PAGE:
James – La Vie et Mort

James, La Petite Mort, La Vie et Mort, James Band, music, Manchester, Brian Eno, return, visually stunning music video - HeadStuff.orgHow long is a piece of string?

How much time do you have?

Arbitrary questions with even more capricious answers.


James, over thirty years since forming and six since their last album release are about to drop a new one called La Petit Mort.


The lead off single is called Moving On. The video that accompanies it is something you should watch.

Brought to you by BAFTA winning animator and director Ainslie Henderson, it is a creative masterclass aesthetically and tonally.


Big themes, dealt with beautifully in video and song, which will leave a lump in your throat. No easy feat, as there’s a genuine over-saturation in the field of triggering a quick buck from base emotion. Churned out in mass media terms like anything starring Jennifer Aniston, a new U2 single or another Damien Hirst artwork; world straddling, vacuous and fucking boring.

Moving On is a triumph for effective simplicity and beauty; relatable and familiar yet not tiresome. Sad and uplifting like all the great pop 45’s.


James’ music feels like the ‘big music’; wide open themes, melodies and hooks which come in and take their place neatly in the room as if they’ve always been there. Universal in their ambiguity. Of course this is not always a good thing; epic mass appeal rock can ring hollow, eventually meaning nothing. Anybody can rhyme ‘face’ with ‘the human race’ and ‘outer space’, as countless examples of arena-filling acts flaunt their brand of secular gospel around the world.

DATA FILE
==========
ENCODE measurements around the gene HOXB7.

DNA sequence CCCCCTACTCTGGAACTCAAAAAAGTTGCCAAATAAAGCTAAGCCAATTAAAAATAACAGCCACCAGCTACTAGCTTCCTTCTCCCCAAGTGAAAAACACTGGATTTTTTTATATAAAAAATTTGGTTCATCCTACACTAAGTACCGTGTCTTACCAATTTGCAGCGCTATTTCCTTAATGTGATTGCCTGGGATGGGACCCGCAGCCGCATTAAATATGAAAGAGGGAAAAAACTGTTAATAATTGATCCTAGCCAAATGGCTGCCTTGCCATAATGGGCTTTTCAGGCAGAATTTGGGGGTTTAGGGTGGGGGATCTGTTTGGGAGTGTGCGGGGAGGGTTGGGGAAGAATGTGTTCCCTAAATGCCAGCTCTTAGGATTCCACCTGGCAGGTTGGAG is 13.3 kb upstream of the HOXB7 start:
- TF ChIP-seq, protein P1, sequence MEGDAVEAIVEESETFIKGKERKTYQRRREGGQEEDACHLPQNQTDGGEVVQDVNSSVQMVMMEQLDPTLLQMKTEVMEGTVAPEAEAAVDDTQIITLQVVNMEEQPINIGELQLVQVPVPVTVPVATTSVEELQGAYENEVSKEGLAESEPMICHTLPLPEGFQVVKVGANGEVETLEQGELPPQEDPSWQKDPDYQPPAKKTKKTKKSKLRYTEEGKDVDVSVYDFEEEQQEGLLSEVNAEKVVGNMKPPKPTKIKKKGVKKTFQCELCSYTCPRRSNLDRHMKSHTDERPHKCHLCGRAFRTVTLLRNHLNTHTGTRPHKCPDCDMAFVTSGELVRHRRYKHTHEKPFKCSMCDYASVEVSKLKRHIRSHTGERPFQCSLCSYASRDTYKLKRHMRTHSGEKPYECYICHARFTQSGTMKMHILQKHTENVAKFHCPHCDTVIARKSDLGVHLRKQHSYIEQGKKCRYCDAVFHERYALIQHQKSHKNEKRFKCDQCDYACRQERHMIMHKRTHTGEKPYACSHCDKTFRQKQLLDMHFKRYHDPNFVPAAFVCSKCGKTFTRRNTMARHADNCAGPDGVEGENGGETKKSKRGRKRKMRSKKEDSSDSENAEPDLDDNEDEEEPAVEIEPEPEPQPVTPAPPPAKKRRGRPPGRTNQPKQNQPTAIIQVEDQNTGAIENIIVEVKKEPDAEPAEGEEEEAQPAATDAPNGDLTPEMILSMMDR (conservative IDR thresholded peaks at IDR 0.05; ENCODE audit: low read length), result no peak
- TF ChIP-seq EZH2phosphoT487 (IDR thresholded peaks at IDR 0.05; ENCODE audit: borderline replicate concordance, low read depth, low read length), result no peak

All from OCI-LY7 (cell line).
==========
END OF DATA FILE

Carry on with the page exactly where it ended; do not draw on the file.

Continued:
James, La Petite Mort, La Vie et Mort, James Band, music, Manchester, Brian Eno, return, visually stunning music video - HeadStuff.orgJames though, have a knack of having all this epic, base emotional pop, whilst sounding very humble, and most importantly human. You know you’ll be getting heart and soul; former producer Brian Eno admired how they embodied the best elements of British pop in their songs. Maybe it’s a Manchester thing.


Great survivors with a chequered career, in Moving On, James have made a considerably solid effort elevated by its beautiful visual accompaniment. Andy Diagrams’ trumpet has never sounded so excitable and romantic since Seven, and you can picture Tim Booth dancing much like one of the videos characters on a festival stage this Summer.


It’s refreshing to see and hear something so honest and simple breathe new life into the same old tired themes and stories in pop-rock by doing essentially the same thing.


It’s the quality and vitality without the schmaltz of this piece that’ll make you share the video with a friend or a loved one. And maybe, just maybe, go and check them out at a festival near you this Summer


La Petit Mort is out June 2nd.